• The National Education Association lists several back-to-school habits that are bad for your kids. Find the list in this Huffington Post article. One major concern is the weight of the backpacks kids carry these days. The Huffington Post wrote,

    A 2010 study using standing MRI with a small number of subjects revealed changes in the lumbar spine curve and disc height with increasing backpack weights. A larger survey of 3,500 students revealed that 64 percent admitted to having back pain at some time with backpacks, and 17 percent reported seeing a doctor for low back pain. Yet this is a problem for which, reportedly, very little has been done to effect change in actually removing the weight, rather than merely redistributing it.

    Make sure your child’s pack, according to Kids Health, is within 10% to 15% of your child’s weight. Before you purchase a rolling pack, check with your child’s school because they can cause tripping in crowded hallways.

  • Here is a fun story about how students can receive a free haircut courtesy of a barber, Courtney Holmes, of Iowa. Do you think you can get this tradition started in your community?
  • If you have children about to enter high school, you’ll want to see Newsweek’s ranking of America’s top high schools.
  • Has your elementary school-aged child been anxious about starting school? Here’s an article on this topic.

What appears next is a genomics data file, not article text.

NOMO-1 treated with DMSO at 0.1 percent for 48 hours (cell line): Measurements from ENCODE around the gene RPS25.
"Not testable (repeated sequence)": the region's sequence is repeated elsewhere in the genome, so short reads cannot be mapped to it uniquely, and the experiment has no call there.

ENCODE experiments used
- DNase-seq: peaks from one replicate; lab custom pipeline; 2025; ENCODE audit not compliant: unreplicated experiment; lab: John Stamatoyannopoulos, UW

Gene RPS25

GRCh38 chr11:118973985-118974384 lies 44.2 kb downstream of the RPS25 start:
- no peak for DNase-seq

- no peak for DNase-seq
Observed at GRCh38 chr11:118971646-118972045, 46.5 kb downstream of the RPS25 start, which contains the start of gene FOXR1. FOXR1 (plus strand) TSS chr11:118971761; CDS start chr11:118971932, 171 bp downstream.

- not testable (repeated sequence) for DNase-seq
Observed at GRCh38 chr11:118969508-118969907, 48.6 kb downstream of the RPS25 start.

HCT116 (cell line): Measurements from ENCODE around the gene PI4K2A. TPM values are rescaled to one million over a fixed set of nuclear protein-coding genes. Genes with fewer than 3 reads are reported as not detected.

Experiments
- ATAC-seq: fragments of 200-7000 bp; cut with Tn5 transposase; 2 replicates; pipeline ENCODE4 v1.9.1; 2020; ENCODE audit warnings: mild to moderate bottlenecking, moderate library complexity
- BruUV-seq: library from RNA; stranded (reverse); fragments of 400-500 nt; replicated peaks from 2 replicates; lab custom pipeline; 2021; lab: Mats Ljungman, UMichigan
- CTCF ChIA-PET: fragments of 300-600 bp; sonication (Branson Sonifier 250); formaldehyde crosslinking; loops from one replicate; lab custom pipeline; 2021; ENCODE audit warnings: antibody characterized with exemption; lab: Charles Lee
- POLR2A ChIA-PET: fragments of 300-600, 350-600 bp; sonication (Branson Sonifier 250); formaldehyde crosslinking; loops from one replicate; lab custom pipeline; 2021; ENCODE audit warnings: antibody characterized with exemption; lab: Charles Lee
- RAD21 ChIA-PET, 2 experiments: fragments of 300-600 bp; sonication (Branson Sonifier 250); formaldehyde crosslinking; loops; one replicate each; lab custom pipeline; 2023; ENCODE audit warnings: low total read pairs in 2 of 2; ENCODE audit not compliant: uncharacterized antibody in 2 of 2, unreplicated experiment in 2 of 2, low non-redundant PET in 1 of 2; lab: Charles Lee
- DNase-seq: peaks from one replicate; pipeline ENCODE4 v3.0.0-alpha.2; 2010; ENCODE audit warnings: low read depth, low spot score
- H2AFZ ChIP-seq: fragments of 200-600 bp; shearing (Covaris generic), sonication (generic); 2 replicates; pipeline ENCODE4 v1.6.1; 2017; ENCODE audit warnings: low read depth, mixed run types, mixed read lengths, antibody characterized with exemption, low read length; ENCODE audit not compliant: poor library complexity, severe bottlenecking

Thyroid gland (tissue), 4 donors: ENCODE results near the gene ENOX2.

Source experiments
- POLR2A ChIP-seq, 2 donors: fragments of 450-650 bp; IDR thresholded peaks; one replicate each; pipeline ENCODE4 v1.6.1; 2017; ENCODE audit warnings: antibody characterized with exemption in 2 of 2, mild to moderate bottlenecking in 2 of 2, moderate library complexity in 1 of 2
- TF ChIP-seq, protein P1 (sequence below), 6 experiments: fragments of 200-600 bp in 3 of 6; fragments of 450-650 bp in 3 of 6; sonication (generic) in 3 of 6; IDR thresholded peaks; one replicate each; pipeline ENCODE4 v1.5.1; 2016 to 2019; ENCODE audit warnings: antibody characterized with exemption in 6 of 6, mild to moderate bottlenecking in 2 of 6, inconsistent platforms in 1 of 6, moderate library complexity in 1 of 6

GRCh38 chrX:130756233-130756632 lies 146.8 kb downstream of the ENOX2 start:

• Edutopia suggests that if you want to get to know your child’s teacher, you might want to ask some or all of these 19 questions.
  • The U.S. government wants your kids to be and feel safe during an emergency. That’s they created a fun-looking, two-page form you can download, fill out, a tape to the refrigerator door and include in your kids’ lunchbox or backpack. It includes space for numbers for parents, neighbors and family members, and spaces for you to designate exits. 
  • The Tchers’ Voice Blog offers these tips for building relationships with students. I like tip No. 6: Designate a star student of the day. 
  • Edutopia offers tips on how to strengthen partnerships between students and parents. I like tip No. 2: get to know the values of the family. That’s so important.
  • Here’s a fun post from BuzzFeed: 16 Lies All Teachers Tell Themselves At The Start Of A New School Year. Enjoy reading it.
  • Finally, who doesn’t like peanut butter and jelly? Here’s a recipe your children will be sure to love from Everyday Savvy: Peanut Butter & Jelly Bars.


Back to School Tips and Treats for Your Kids and Students by Elizabeth B. Smith, Author & Illustrator

Elizabeth B. Martin is the author and illustrator of six picture books for children. You can view her books here for free.